I Didn’t Come This Far

My eye’s widened when the rich black velvety coffin box was opened. Inside was a sterling silver Eagle medal, an Eagle Scout embroidered emblem, an oval pin for the Eagle’s mother and one for the dad. The Boy Scout Eagle Presentation kit was impressive.

I was silent, contemplating the honor of being an Eagle Scout and the work it involved: 21 merit badges, camping requirements, an Eagle project, paperwork filled out and verified.

Everything about this presentation box was great, except one thing.

“Juan Jose’ has two moms,” I said. “Can I exchange the dad pin for another mom pin?”

“I don’t think that’s a problem,” the female receptionist agreed. “Let me check.”

I didn’t come this far in scouts with Juan Jose’ to get a dad pin.

Juan Jose’ and Beth

I reflected to first grade when he joined his Tiger den. I thought that I’d be able to drop him off at the meeting, run an errand, return and pick him up. I soon found out that dens were as strong as their parent volunteers. It was also clear that our Tiger den leader needed help with our group of boys. The male den leader and I became a team. I organized the projects and the field trips, and he used his booming voice to bring the boys to attention. When he couldn’t make the meetings, I’d surprise the boys with my wolf whistle when I needed them to listen.

Juan asked me why he had to be in cub scouts. Because you have two moms, I told him. You need to know how to navigate in a group of boys. There are things I can’t teach you. He responded saying he liked his life and I could be his dad. It doesn’t work that way, I said, though his words made me feel good.

Our den at a field trip to city hall.

I was proud of the fact that our den of ten boys stayed intact for five years, with many of the cub scouts receiving their Arrow of Light and going on to join boy scouts.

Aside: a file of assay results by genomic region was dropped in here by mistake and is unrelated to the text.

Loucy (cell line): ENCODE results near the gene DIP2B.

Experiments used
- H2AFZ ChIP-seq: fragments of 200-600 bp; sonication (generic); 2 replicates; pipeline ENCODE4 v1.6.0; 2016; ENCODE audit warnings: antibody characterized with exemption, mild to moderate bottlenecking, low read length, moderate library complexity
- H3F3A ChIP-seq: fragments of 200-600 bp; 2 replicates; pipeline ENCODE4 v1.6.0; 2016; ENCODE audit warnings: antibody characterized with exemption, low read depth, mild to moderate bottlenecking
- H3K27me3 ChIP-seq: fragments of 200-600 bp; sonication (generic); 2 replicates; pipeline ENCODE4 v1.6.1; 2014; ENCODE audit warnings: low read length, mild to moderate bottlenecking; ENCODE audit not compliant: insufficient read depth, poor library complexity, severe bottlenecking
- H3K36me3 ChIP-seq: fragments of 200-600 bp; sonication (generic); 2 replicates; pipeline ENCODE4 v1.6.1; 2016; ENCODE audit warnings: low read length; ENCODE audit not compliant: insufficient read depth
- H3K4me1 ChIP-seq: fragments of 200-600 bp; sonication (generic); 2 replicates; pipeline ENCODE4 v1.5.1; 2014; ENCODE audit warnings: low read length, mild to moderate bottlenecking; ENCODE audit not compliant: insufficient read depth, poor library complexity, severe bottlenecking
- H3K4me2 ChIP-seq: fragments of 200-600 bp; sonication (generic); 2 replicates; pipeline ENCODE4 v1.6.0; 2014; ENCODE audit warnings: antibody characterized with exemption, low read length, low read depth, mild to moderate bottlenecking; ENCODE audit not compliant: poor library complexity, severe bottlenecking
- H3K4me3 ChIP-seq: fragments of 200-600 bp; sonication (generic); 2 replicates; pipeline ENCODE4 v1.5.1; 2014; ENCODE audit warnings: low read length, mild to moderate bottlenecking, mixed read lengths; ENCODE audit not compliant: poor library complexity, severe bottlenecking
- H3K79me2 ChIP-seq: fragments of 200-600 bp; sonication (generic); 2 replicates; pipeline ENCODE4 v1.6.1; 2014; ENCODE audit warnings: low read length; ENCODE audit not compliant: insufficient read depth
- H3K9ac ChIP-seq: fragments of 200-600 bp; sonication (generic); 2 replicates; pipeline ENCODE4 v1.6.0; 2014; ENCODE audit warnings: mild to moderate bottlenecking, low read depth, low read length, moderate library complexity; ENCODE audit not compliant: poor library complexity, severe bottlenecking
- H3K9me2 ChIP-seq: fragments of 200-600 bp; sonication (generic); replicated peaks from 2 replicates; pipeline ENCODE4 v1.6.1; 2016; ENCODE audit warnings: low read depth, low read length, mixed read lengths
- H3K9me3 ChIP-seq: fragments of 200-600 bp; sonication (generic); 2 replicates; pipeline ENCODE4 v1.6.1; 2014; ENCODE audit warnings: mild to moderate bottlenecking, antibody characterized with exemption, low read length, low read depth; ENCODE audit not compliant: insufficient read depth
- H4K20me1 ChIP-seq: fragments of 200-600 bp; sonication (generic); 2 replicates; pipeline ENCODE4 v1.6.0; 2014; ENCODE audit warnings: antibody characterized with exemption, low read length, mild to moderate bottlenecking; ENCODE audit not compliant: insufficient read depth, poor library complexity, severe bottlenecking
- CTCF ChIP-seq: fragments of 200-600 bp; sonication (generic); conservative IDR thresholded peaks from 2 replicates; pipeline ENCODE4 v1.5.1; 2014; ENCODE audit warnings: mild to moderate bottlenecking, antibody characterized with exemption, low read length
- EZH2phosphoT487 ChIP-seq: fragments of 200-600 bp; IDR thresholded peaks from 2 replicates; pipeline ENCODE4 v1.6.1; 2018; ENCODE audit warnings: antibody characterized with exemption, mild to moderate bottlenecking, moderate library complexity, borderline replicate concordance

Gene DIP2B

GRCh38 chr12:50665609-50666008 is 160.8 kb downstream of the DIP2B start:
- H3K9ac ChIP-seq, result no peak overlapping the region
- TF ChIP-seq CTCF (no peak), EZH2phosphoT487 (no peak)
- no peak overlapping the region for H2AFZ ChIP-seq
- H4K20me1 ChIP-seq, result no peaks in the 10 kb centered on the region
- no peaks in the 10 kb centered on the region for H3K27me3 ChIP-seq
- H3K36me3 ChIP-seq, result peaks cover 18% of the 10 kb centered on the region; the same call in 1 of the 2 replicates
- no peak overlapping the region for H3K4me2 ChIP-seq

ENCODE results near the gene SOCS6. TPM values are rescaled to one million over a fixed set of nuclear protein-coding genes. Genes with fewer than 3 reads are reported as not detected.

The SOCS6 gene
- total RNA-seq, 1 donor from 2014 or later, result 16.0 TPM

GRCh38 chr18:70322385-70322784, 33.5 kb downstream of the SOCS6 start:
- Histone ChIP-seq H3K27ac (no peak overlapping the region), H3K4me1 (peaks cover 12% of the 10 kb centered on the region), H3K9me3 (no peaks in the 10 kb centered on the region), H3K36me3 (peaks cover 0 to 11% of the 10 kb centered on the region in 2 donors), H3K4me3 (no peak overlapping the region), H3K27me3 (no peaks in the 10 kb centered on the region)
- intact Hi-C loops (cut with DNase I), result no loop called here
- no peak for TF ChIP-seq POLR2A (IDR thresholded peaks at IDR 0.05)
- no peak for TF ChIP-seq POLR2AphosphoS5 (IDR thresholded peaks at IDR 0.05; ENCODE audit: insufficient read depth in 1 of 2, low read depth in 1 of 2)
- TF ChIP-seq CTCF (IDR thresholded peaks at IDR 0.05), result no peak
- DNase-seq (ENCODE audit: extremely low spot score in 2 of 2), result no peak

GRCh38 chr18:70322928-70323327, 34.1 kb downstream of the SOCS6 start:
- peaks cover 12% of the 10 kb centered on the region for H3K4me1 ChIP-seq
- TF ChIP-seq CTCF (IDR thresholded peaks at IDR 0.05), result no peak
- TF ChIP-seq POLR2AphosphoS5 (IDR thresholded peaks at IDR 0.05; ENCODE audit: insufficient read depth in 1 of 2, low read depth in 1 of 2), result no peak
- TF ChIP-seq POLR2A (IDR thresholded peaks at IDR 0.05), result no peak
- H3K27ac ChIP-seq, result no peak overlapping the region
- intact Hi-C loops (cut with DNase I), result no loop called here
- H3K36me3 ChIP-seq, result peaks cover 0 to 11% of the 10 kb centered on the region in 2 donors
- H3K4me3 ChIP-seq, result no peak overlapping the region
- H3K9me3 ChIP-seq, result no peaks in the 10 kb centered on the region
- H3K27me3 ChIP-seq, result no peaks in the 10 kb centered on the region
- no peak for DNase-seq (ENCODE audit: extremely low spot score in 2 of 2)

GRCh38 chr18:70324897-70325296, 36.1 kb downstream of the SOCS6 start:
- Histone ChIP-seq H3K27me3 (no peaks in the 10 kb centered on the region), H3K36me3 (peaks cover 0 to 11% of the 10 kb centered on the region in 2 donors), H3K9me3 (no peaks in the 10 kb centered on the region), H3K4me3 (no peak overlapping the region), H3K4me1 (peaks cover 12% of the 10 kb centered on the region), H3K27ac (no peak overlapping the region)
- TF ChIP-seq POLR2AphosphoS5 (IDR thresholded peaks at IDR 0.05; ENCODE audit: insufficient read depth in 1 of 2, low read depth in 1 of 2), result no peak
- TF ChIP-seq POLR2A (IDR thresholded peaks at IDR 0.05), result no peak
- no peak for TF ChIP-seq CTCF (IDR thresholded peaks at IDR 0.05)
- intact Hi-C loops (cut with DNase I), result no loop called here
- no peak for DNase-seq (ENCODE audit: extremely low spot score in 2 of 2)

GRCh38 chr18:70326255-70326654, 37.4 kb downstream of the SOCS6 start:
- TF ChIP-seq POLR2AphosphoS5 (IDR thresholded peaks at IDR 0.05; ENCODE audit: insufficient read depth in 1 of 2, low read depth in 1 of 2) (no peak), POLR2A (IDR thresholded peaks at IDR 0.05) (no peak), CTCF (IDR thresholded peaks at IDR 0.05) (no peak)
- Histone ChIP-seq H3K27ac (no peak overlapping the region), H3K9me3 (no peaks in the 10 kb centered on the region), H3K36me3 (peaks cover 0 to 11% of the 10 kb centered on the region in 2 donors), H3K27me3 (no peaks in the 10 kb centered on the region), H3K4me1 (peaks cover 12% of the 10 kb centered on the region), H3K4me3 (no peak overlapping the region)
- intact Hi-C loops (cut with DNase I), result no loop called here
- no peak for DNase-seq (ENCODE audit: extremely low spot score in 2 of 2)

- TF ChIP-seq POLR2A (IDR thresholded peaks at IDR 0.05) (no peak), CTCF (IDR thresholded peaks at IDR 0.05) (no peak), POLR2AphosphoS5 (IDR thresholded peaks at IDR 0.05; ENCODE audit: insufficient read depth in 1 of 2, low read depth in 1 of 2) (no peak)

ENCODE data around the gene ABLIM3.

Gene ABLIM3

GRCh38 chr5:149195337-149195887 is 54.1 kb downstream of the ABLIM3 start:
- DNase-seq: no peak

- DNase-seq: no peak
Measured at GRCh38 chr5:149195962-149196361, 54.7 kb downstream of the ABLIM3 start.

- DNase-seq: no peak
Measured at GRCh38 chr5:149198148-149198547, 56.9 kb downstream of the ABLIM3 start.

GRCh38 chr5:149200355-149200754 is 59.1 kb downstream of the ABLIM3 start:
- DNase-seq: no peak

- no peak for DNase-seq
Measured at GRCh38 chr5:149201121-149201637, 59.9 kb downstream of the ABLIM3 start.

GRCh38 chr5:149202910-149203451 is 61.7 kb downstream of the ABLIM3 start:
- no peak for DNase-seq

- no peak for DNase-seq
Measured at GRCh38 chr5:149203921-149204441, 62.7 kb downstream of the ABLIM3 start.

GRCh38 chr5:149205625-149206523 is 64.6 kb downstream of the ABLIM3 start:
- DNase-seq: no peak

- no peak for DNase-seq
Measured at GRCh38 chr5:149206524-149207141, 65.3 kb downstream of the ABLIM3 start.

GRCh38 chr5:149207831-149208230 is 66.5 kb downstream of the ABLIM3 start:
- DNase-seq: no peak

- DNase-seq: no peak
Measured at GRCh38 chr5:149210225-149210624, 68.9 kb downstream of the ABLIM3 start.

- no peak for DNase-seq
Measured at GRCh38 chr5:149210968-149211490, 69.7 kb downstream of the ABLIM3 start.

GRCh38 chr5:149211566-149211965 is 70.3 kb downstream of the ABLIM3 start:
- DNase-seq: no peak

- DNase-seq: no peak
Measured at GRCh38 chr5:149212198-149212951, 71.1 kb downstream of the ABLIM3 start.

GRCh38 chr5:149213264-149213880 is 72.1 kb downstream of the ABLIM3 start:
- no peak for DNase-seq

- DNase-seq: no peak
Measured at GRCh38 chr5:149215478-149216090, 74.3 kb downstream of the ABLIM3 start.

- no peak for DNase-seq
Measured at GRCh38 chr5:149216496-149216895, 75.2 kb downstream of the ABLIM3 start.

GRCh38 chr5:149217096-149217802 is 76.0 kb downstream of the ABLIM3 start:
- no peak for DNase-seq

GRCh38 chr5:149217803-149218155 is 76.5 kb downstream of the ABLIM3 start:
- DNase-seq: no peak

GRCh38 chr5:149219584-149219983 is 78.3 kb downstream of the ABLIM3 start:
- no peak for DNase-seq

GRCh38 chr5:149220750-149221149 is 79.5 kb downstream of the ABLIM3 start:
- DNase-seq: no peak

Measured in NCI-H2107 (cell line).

I had agreed with Juan that once he reached this point, he could make the decision to go on for his Eagle or to stop scouts. I thought for sure he’d quit. Especially, after the camping trip that was supposed to show how fun it was to be in Boy Scouts which seemed more like an evening of hazing. That night, the worst of nights, when it was darker than dark, we were both crying. I reminded him that he didn’t have to do this anymore. He could be done.

During troop visits, he found one he liked, and he stayed. I told him that I’d support him, be right at his side, but since this was his decision, quitting scouts wouldn’t be an option until he earned his Eagle.

Arrow of Light

I touched the softness of the presentation kit. I could hear a woman telling the receptionist that I could swap the dad pin for a mom pin in the Scout Shop downstairs.

In the Scout store, I opened the kit and asked to swap the dad pin for a mom pin. “My son has two moms.”

“Oh no, we don’t do that,” the man said. He was my age, greying at the temple.

“That’s not what they said upstairs,” I told him.

“Who said that?” he countered.

My voice raised, “The only two women up there. The receptionist and the woman she asked.” I was ready to go to battle. He didn’t understand that I didn’t spend all this time in scouts to get a dad pin. The fact that I had to argue about this was ridiculous. Two moms in Juan Jose’s life had been normal for him since he was eight months old.

“I’ll take it up with them,” he said. “Just a moment.”

When he came back with the mom pin, I smiled. I watched as he undid the dad pin, replacing it with the mom pin.

I couldn’t help it, my smile grew. “Maybe two dads will come in and you will have another dad pin,” I said.